Ferland Looking To Maintain Strike Rate

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Christophe Ferland | Scoop Dyga

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Christophe Ferland, who is based at La Teste de Buch near Bordeaux in the South-West of France, was one of a clutch of trainers to hit the ground running before the pandemic-enforced halt to proceedings in March. His 17 victories and 33 places from just 74 runners during the prologue is an impressive strike rate and good enough, as things stand, for fifth position in the French trainers’ championship.

“It was an excellent start to the year; we had 17 winners and 33 horses placed, which is a great [strike] rate,” Ferland said. “We had the horses in fantastic form and it looked like I had a little edge over some of my colleagues at that stage. It’s slightly frustrating to have been stopped in the way we were, but now the cards are redistributed and we start all over again.”

Leading the way pre-furlough, for the conditioner of G1 Prix Morny and G1 Prix Jean-Luc Lagardere-winning sire Dabirsim (Fr) (Hat Trick {Jpn}) and G1 Prix Marcel Boussac heroine Indonesienne (Ire) (Muhtathir {GB}), was 3-year-old colt Waltham (Fr) (Wootton Bassett {GB}). He was an impressive winner of both starts this term, including Chantilly’s Mar. 9 Listed Prix Maurice Caillault, but sold out of the yard and exported to Hong Kong earlier this month.

“Waltham was definitely impressive and I can guarantee you that he is a very, very good horse,” insisted Ferland. “I wish his new owner the best of luck with him and I am sure that he has bought the right horse. There are some offers which can’t be refused and the present sanitary crisis was very influential in our decision. At the time, we had no indication when the Classics were to be run or what would or would not be. It was a tough decision, but one that made economic sense for his owners [Marie-Therese Dubuc-Grassa and M Horse Racing].”

The show must go on and Ferland gave mention of possible ready made replacements in the yard to fill the void vacated by Waltham. “Pao Alto (Fr) (Intello {Ger}) is a nice colt and the winner of two out of his three career starts last season, including a very easy victory in the Listed Grand Criterium de Bordeaux,” he said. “Castle (Ire) (Frankel {GB}), out of Group 1 winner Plumania (GB) (Anabaa), won his only start [over 10 furlongs at Pau] as a juvenile. He will stay and I have him entered in the [July 5] G1 Prix du Jockey Club and [Sept. 13] G1 Juddmonte Grand Prix de Paris.

Frohsim (Fr) (Dabirsim {Fr}) is now the winner of three of his four career starts; he is improving all the time and was two-for-two before we came to a stop this season. I also train a nice filly who could very well turn out to be a good propsect. Her name is Euclidia (Fr) (Maxios {GB}) and she won very nicely on debut [at Toulouse] in early March. She will stay up to a mile-and-a-half.”

Home base remains on guard and is prepared for when racing eventually restarts in France, as Ferland explained, “All is pretty much normal and business-as-usual as far as training of the horses is concerned. It’s been a few weeks and all the sanitary measures are now part of our daily routine. Maybe it will teach us to implement better practices in the future when another virus will inevitably hit the horses. Unfortunately, it happens and what we are experiencing now will stand us in good stead. I have had no problems with the staff and they are all working, except one girl who is married and has to stay at home to take care of her child.”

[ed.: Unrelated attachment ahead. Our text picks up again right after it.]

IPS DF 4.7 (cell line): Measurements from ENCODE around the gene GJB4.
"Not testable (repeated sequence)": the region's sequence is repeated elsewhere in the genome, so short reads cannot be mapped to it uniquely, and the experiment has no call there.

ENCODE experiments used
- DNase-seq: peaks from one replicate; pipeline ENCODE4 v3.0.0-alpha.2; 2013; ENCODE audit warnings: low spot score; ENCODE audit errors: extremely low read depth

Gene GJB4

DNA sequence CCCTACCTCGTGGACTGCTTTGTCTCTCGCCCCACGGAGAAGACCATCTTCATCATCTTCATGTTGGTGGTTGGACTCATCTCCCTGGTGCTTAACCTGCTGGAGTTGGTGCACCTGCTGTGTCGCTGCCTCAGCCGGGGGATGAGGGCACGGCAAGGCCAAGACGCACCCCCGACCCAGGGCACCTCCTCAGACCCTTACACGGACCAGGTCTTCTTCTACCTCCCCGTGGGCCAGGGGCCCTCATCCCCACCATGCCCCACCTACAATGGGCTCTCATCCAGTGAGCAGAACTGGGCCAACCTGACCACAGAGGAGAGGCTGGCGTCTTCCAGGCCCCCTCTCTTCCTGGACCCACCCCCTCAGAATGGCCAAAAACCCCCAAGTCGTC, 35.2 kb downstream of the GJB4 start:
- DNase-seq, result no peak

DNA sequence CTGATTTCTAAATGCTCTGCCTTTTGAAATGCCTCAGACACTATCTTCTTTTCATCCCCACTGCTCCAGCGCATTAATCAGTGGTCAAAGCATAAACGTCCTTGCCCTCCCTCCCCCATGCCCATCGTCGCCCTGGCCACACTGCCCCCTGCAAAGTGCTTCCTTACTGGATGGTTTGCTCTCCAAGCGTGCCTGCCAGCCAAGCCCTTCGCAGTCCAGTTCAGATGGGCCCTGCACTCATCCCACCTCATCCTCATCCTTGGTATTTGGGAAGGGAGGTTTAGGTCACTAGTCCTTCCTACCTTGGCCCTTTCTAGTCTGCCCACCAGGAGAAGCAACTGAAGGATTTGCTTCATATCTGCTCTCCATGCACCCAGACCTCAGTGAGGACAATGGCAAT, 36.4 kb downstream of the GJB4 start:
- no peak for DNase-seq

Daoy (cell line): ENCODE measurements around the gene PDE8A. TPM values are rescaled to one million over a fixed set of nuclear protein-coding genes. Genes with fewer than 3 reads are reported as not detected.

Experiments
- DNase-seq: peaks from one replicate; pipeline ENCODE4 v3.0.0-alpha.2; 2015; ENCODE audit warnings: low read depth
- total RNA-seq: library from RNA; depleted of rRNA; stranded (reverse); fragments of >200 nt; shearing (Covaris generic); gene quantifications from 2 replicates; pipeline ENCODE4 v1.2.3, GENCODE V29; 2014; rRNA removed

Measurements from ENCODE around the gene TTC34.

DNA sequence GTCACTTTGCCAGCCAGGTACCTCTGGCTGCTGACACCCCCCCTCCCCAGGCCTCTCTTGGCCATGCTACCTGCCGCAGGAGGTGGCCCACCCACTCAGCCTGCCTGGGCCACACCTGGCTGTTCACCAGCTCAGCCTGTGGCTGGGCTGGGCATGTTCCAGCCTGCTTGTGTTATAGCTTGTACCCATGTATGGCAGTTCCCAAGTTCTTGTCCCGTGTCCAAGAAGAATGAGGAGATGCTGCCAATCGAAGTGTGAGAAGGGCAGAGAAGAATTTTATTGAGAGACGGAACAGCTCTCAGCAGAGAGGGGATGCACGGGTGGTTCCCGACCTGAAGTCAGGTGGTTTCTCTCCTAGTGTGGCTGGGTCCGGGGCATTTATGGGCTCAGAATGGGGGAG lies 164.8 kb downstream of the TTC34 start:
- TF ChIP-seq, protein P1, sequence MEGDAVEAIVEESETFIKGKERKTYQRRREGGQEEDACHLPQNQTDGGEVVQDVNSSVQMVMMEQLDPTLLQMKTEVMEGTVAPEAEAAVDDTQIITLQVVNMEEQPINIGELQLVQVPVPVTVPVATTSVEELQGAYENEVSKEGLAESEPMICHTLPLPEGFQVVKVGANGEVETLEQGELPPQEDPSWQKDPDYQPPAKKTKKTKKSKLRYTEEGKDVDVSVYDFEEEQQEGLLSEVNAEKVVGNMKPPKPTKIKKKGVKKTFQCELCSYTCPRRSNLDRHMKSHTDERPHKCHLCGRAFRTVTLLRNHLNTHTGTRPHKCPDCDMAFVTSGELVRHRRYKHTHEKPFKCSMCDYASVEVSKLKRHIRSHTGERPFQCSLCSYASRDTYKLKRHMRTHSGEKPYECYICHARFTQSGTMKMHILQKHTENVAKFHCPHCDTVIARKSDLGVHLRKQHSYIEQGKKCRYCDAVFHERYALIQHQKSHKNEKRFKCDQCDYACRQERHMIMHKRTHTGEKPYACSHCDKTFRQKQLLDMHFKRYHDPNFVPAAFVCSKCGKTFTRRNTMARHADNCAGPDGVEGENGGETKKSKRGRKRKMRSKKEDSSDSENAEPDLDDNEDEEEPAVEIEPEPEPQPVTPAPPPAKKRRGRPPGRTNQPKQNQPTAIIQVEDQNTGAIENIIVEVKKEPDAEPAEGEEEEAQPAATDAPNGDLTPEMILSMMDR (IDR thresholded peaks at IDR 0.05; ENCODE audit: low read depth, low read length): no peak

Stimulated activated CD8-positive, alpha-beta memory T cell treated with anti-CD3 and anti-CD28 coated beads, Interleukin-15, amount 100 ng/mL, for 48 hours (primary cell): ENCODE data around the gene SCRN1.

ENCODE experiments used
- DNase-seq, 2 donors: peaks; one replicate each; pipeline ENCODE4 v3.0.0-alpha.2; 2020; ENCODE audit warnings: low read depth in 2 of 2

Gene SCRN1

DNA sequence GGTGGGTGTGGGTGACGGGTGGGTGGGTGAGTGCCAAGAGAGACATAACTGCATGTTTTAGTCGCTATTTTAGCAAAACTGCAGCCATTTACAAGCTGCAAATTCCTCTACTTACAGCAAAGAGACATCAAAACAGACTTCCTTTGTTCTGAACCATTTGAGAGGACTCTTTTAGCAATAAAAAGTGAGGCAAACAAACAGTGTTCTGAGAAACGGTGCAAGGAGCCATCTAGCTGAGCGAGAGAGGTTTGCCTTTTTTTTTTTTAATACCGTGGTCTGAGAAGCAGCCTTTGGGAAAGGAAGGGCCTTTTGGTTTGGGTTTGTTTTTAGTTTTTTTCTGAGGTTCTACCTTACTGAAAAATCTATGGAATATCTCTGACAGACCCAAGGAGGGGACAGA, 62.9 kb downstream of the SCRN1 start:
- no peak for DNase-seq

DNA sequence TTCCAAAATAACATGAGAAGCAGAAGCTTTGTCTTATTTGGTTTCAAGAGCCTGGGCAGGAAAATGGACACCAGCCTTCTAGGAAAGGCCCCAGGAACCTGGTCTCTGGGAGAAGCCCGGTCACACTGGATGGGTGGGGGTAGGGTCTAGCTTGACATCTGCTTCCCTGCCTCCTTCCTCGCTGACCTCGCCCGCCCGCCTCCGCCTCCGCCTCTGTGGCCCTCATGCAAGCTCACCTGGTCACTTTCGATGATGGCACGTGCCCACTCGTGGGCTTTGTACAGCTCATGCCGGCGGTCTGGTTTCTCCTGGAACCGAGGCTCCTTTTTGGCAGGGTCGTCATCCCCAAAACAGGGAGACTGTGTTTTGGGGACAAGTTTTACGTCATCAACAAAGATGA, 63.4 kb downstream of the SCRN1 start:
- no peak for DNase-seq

Departures notwithstanding, the trainer hasn’t been as inconvenienced as others by events in recent weeks and continued, “Everything has been perfect in that regard, especially the training centre at La Teste which is extremely well maintained. All riders are careful and follow the safety guidelines. Trainers are as helpful as they can be, maintaining [social] distancing and ensuring all mandatory measures are perfectly observed. Like many of my colleagues, I had high hopes that racing would resume at the end of the lockdown period on Apr. 15. Therefore, I kept my horses under pressure and most of them were ready to go again by that time. They canter every day and I used to give them a little work, in pairs, once a week to keep them fit. We all understand the lockdown period had to be extended and health is the priority. Obviously, things changed so I slowed down a bit on the training with no more fast work at this stage.”

However, a revision of those plans will be quickly implemented should ongoing discussions at the top produce a positive outcome. “I haven’t mapped out any contingency plans as we don’t know exactly where things are headed at this stage. We hope to resume on May 11 or 12, but nothing is certain. I am a member of the technical committee for racing at France Galop and we had worked on a program starting on May 4. It will be delayed, by at least a week and ideally no more. That is what all professionals hope for, but making plans is not easy. When you listen to what is said about economic activities and the end of the lockdown, it is sometimes suggested that it will first happen locally. As a provincial trainer, it would be hard for me and my colleagues if we are not allowed to travel with our horses to race outside of our region.”

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